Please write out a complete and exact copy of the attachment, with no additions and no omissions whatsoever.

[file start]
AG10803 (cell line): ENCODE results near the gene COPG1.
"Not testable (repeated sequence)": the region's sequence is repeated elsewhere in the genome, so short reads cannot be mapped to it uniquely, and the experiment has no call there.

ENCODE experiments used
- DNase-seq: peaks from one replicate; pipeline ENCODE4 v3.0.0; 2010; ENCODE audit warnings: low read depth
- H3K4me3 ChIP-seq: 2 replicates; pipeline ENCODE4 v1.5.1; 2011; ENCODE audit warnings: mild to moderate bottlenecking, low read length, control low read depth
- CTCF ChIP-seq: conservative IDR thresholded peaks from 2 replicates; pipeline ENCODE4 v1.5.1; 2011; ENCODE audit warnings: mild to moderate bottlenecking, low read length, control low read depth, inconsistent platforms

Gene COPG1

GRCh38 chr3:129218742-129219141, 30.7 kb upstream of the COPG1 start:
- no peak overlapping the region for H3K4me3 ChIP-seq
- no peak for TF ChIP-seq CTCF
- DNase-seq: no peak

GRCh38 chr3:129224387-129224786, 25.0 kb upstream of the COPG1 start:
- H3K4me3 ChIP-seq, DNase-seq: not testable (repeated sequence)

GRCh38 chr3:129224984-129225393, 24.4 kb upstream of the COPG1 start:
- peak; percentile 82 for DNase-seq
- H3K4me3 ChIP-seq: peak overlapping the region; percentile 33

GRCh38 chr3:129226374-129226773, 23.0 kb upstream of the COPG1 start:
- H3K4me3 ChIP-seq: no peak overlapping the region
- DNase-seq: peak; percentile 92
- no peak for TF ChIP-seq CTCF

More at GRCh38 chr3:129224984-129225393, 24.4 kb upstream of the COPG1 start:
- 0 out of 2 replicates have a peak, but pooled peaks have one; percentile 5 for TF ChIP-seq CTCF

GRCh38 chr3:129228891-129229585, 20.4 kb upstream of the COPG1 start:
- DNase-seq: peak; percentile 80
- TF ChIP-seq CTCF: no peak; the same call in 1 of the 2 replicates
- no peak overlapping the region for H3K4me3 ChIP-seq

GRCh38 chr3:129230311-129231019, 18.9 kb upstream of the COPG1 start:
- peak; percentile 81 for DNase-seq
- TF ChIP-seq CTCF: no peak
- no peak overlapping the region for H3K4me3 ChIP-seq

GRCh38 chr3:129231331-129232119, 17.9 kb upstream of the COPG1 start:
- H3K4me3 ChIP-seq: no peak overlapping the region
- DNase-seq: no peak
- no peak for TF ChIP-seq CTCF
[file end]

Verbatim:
AG10803 (cell line): ENCODE results near the gene COPG1.
"Not testable (repeated sequence)": the region's sequence is repeated elsewhere in the genome, so short reads cannot be mapped to it uniquely, and the experiment has no call there.

ENCODE experiments used
- DNase-seq: peaks from one replicate; pipeline ENCODE4 v3.0.0; 2010; ENCODE audit warnings: low read depth
- H3K4me3 ChIP-seq: 2 replicates; pipeline ENCODE4 v1.5.1; 2011; ENCODE audit warnings: mild to moderate bottlenecking, low read length, control low read depth
- CTCF ChIP-seq: conservative IDR thresholded peaks from 2 replicates; pipeline ENCODE4 v1.5.1; 2011; ENCODE audit warnings: mild to moderate bottlenecking, low read length, control low read depth, inconsistent platforms

Gene COPG1

GRCh38 chr3:129218742-129219141, 30.7 kb upstream of the COPG1 start:
- no peak overlapping the region for H3K4me3 ChIP-seq
- no peak for TF ChIP-seq CTCF
- DNase-seq: no peak

GRCh38 chr3:129224387-129224786, 25.0 kb upstream of the COPG1 start:
- H3K4me3 ChIP-seq, DNase-seq: not testable (repeated sequence)

GRCh38 chr3:129224984-129225393, 24.4 kb upstream of the COPG1 start:
- peak; percentile 82 for DNase-seq
- H3K4me3 ChIP-seq: peak overlapping the region; percentile 33

GRCh38 chr3:129226374-129226773, 23.0 kb upstream of the COPG1 start:
- H3K4me3 ChIP-seq: no peak overlapping the region
- DNase-seq: peak; percentile 92
- no peak for TF ChIP-seq CTCF

More at GRCh38 chr3:129224984-129225393, 24.4 kb upstream of the COPG1 start:
- 0 out of 2 replicates have a peak, but pooled peaks have one; percentile 5 for TF ChIP-seq CTCF

GRCh38 chr3:129228891-129229585, 20.4 kb upstream of the COPG1 start:
- DNase-seq: peak; percentile 80
- TF ChIP-seq CTCF: no peak; the same call in 1 of the 2 replicates
- no peak overlapping the region for H3K4me3 ChIP-seq

GRCh38 chr3:129230311-129231019, 18.9 kb upstream of the COPG1 start:
- peak; percentile 81 for DNase-seq
- TF ChIP-seq CTCF: no peak
- no peak overlapping the region for H3K4me3 ChIP-seq

GRCh38 chr3:129231331-129232119, 17.9 kb upstream of the COPG1 start:
- H3K4me3 ChIP-seq: no peak overlapping the region
- DNase-seq: no peak
- no peak for TF ChIP-seq CTCF